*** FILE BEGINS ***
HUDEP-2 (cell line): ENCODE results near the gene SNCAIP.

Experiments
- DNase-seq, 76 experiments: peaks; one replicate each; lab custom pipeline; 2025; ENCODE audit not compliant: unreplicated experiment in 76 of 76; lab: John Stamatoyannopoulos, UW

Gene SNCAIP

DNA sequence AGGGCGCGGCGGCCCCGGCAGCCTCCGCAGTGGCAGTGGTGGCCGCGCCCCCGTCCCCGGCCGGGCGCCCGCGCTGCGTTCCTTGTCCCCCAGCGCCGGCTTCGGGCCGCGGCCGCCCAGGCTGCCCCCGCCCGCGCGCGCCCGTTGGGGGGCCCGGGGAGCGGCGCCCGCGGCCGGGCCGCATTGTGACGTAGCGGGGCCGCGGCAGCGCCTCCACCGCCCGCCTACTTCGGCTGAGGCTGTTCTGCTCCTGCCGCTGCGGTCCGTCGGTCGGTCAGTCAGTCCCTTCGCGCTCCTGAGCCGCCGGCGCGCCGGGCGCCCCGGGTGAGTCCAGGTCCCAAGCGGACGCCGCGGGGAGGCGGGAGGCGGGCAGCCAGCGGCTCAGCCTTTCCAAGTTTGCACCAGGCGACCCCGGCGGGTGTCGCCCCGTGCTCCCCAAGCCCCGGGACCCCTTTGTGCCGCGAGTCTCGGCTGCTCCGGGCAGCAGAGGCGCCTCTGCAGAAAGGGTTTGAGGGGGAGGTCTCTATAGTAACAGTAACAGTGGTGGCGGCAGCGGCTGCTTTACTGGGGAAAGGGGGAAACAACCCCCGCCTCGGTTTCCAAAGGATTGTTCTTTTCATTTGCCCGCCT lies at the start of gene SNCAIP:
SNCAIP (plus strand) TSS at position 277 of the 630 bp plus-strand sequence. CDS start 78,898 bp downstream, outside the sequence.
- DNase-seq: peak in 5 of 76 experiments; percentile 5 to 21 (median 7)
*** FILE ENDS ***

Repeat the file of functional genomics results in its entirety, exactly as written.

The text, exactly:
HUDEP-2 (cell line): ENCODE results near the gene SNCAIP.

Experiments
- DNase-seq, 76 experiments: peaks; one replicate each; lab custom pipeline; 2025; ENCODE audit not compliant: unreplicated experiment in 76 of 76; lab: John Stamatoyannopoulos, UW

Gene SNCAIP

DNA sequence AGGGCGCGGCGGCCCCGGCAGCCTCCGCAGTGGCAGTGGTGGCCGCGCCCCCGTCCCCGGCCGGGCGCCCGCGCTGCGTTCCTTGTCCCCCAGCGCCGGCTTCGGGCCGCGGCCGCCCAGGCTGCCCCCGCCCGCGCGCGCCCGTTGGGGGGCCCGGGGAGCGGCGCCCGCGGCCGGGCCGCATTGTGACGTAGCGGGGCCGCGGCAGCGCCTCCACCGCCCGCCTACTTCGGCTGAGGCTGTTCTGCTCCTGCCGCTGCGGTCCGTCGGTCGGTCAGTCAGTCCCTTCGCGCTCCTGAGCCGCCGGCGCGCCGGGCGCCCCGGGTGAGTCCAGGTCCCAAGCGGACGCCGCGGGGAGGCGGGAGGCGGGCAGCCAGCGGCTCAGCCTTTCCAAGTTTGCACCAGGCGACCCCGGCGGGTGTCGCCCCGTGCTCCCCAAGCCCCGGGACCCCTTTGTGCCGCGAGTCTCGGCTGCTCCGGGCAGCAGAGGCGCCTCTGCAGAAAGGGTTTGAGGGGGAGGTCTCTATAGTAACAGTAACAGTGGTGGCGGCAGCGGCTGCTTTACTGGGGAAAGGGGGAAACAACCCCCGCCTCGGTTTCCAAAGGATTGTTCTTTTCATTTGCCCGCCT lies at the start of gene SNCAIP:
SNCAIP (plus strand) TSS at position 277 of the 630 bp plus-strand sequence. CDS start 78,898 bp downstream, outside the sequence.
- DNase-seq: peak in 5 of 76 experiments; percentile 5 to 21 (median 7)